Editor’s note: Eighteen drivers are guaranteed to start in the May 22 NASCAR Sprint All-Star Race, which will be televised live on SPEED, starting at 7 pm Eastern. Following is the eighth of 18 profiles of those drivers locked into the field.
When Joey Logano reflects back on his first Sprint All-Star Race experience, it’s not the pressure of trying to make the show that he remembers most.
Logano, then only a few days shy of his 19th birthday, just remembers having a good time.
“I think the All-Star race is the most fun race that I’ve ever been in, ever,” said Logano, who is now in his second full Sprint Cup season with Joe Gibbs Racing. “I had so much fun last year.”
Logano’s fun kicked into high gear after being voted into the race via the Sprint Fan Vote that allows NASCAR enthusiasts to select one wild-card entry who wouldn’t otherwise be eligible.
Coming into the night, Logano could make prestigious exhibition event in one of two ways – by finishing first or second in the preliminary Sprint Showdown race or by getting voted into the main event by the fans.
He finished fifth in the Showdown, but the fan vote proved to be his savior.
And, boy, how the series newcomer was blown away when he learned just moments before the All-Star race that he was indeed the fans’ choice.
“For a rookie to come in and get the fan vote (with) a lot of big names in that race, (and) to get the fan vote right off the bat, that was very surprising,” Logano said.
“I gotta thank everyone out there. That was really big.”
Logano made the most of the opportunity, finishing eighth out of 21 cars at Charlotte Motor Speedway after starting last on the grid. Logano considers his first All-Star race appearance to have been a learning experience.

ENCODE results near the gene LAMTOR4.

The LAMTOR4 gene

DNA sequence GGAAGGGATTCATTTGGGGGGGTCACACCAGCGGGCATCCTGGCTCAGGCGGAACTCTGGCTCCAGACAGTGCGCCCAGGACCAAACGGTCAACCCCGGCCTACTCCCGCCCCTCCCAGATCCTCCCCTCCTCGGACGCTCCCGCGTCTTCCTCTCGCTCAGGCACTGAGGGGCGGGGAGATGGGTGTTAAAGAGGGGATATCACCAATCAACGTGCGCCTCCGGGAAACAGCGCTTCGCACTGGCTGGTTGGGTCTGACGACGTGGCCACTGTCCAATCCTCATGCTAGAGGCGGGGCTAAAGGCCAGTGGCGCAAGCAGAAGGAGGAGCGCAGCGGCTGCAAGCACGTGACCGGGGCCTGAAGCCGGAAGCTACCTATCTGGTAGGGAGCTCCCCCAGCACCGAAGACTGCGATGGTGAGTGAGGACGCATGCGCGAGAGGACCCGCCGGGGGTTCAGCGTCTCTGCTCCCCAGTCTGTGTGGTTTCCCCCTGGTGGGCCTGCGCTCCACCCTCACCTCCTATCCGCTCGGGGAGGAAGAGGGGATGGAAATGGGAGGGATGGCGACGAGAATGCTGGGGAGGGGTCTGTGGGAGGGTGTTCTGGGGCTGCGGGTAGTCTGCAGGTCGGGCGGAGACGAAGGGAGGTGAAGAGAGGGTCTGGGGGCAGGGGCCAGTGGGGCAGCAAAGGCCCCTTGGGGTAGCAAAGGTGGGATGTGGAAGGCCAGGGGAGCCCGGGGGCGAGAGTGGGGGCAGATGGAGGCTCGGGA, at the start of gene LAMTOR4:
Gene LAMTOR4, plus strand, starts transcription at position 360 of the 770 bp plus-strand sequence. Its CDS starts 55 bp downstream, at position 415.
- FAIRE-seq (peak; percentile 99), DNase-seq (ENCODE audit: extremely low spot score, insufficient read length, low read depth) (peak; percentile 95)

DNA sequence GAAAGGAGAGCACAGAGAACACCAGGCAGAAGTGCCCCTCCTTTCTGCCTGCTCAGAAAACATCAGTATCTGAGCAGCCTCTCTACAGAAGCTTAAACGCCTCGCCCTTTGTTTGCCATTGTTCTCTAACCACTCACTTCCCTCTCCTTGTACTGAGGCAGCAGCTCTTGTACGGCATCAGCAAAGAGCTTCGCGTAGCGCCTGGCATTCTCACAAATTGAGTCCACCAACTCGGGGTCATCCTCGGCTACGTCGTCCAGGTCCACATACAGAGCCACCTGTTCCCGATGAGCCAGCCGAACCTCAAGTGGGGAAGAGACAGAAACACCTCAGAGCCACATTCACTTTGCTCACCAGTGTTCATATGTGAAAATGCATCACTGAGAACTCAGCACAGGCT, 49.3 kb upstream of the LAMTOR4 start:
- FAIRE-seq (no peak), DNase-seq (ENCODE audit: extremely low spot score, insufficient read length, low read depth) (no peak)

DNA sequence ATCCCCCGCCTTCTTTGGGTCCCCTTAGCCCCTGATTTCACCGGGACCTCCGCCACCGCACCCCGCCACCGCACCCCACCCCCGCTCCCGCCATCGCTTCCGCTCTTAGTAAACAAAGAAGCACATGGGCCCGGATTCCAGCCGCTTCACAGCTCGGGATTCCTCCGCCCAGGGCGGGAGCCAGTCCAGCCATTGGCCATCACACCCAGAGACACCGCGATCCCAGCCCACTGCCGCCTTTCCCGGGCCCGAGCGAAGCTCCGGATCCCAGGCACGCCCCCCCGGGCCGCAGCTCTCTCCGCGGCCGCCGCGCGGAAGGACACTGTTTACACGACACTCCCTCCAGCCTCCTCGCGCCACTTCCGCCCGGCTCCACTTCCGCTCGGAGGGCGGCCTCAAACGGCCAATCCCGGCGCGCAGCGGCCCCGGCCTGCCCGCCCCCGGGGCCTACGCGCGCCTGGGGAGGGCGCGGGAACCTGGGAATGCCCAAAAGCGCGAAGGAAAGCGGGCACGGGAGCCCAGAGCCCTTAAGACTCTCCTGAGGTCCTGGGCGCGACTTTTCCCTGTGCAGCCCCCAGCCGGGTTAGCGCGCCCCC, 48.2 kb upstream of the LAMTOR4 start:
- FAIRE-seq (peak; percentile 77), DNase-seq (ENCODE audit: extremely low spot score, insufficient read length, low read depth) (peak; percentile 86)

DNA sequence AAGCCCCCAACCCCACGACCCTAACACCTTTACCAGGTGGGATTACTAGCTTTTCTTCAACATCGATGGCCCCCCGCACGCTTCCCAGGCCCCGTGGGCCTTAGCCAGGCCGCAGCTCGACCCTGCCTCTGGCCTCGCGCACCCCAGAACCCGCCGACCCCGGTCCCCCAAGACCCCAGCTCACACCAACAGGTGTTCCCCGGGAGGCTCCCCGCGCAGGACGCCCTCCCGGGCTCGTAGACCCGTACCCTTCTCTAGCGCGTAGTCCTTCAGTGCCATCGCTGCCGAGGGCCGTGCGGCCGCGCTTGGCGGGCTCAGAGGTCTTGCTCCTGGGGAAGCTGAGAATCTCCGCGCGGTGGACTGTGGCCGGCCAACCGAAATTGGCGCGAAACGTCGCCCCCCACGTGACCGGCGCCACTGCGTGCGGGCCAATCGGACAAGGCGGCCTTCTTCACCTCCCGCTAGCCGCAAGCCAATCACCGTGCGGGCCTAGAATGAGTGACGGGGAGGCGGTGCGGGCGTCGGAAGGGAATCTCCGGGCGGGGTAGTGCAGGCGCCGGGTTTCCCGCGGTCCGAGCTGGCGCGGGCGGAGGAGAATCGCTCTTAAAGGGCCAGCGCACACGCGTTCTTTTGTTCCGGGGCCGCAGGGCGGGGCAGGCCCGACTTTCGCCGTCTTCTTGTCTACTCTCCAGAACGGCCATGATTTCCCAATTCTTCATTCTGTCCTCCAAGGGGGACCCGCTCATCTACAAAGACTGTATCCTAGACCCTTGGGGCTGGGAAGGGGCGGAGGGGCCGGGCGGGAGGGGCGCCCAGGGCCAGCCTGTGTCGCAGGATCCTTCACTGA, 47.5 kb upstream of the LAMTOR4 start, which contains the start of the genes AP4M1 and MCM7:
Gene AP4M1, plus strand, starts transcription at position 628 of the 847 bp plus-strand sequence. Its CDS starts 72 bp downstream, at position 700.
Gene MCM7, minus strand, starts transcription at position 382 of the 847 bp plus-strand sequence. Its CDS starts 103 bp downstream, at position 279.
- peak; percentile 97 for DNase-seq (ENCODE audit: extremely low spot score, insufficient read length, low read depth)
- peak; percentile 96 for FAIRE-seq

“I was kind of lost out there,” he said. “I was like ‘What do we do now? Are we coming in? When is the caution out? What's going on?’ That was the rookie part playing in. I had fun.
“The last 10 laps was really cool, not counting cautions, and everyone was going for the gusto out there. That was really cool.”
Now featuring four segments totaling 100 laps, capped by a 10-lap dash for gold and glory, the All-Star affair has long been an animal unto itself on the NASCAR calendar. While it doesn’t pay any points, the 26-year-old event does pay a whopping $1 million-plus to win.
There’s also an inordinate amount of buildup involved, as drivers are typically introduced with their crews before exuberant fans and hordes of flashing cameras in prerace ceremonies.
“Just the way they do driver intros and have all the fans there, it’s at night, under the lights, all that I think is just the coolest thing,” Logano said. “Then when the race starts, it’s out of control. There’s a lot of situations going out there to the way the cautions fall, the way you don’t only have to pit, but you have that 10-minute break (at the end of segment 3). All that kind of follows through, and I thought that was the coolest thing.
“Then at the end of the race you have a 10-lap shootout there and it was out of control. It was so much fun. I think it’s an exciting race for the fan as well as the drivers.”
None of the season’s 36 points races are divvied up into segments.
“I think it's cool how it's 50 and 20 and 20 and 10,” Logano said of the lap breakdowns. “That was different, but I enjoyed it.”
Logano will also enjoy not having to race his way into the event or be voted in at the last minute this year. His spot in the field was solidified with his first Cup victory last June at New Hampshire Motor Speedway.
Also different from 2009, Logano brings considerably more experience to the table having now visited each Cup track at least once. He’s also getting more used to the rigors of Cup racing and working with veteran pit boss Greg Zipadelli.
And it shows in the 2010 results of the 2009 Cup rookie of the year. Entering the Southern 500 at Darlington on May 8, Logano already had almost as many top-fives (two) as he did in all of last year (three).
"I am really happy with the way the season is going," Logano said. "Last year was tough on everyone and now we are starting to see our hard work and everyone's patience paying off."